Boomers Recognize Need for Long-Term Care, But Fail to Obtain Coverage

A recent study of Baby Boomers finds that while the Boomers have experienced the struggle their parents are facing with long-term care, few are doing anything to acquire their own coverage. The results of the survey show that more needs to be done to educate and motive Baby Boomers to seek long-term care coverage sooner, rather than later.

The online survey, conducted by the research firm of Mathew Greenwald & Associates, was taken by 1,073 Americans between the ages of 46 to 64. The survey revealed that personal experiences, such as the current economic hardship or watching their parents age, have inspired many Boomers to take hold of their financial future, including seeking out long-term care coverage.

“This study explored the influence a parents’ long-term care experience can have on their Boomer children,” said Mathew Greenwald, of Greenwald & Associates. “Boomers overwhelmingly say they learned the consequences of being unprepared, however very few currently have long-term care insurance. Even though Baby Boomers face a more than seven in ten chance that they will have some long-term care needs later in life, many haven’t connected the risk to their own personal situation.”

The survey’s findings exposed powerful recognition of the benefits of having long-term care insurance among Baby Boomers – mainly for financial and emotional benefits such as protecting their families from paying, providing peace of mind, ensuring retirement savings remain, and helping with the ability to leave an inheritance.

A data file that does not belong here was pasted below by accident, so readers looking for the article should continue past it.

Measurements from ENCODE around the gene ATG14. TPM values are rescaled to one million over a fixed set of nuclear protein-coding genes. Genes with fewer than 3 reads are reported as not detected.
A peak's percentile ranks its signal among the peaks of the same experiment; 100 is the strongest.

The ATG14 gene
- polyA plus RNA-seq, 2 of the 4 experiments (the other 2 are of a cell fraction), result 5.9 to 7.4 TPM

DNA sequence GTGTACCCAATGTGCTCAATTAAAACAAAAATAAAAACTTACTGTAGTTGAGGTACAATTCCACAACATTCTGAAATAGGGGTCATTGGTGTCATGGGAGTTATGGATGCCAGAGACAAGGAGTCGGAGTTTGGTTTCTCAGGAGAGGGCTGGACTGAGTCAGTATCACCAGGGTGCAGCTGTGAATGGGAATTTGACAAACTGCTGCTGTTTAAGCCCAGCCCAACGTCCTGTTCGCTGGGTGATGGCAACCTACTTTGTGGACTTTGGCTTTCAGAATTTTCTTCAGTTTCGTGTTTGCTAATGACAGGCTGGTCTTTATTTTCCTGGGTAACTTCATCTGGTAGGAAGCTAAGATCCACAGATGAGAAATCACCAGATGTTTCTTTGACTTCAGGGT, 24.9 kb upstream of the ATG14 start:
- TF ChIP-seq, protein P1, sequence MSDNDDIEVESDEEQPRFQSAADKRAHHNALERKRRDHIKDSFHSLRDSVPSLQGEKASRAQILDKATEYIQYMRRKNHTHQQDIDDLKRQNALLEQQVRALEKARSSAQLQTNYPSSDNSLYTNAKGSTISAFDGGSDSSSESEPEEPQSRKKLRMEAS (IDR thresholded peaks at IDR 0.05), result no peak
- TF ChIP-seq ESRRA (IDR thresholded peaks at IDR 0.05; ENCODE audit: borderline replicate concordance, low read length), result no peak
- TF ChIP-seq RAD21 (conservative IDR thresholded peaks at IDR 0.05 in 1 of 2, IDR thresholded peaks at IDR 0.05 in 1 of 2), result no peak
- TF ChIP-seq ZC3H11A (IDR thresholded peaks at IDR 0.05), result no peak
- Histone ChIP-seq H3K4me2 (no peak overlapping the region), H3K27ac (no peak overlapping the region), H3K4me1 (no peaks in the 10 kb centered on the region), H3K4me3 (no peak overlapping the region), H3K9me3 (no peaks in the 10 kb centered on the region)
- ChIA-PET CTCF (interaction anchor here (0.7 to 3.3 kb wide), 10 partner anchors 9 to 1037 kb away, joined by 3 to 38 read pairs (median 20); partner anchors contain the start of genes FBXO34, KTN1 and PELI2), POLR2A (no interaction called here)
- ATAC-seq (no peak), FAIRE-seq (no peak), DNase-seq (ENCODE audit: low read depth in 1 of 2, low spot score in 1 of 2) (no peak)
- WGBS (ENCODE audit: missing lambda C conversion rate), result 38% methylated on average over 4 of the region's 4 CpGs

Approximately 72 percent of Baby Boomers whose parents had used long-term care insurance said it was a “good value” for reasons such as increasing quality of life, preserving the parents’ nest egg, and lessening the family’s financial contribution to care. Of those Boomers whose parents did not have long-term care coverage and needed it, 71 percent think that coverage would have benefited their families.

The study found that while more than half of the surveyed Boomers worry that they will need long-term care themselves, only 9 percent of these Boomers have actually purchased long-term care coverage. Many signs point to the fact that Boomers do not fully understand how long-term care financing works and do not grasp the concept of paying now and benefiting later on in life.

Ultimately, the survey does show the generalized lesson Boomers have learned from their parents. It seems that a parents’ penchant for future planning is passed to their children. Boomers with parents who had the prudence to purchase long-term care insurance are more likely to own coverage for themselves than those with parents who did not purchase long-term coverage. Of the Boomers surveyed who already owned long-term care insurance, 17 percent had parents who had also purchased coverage, while only 7 percent did not have parents with coverage.

Written by Kelly Mellott

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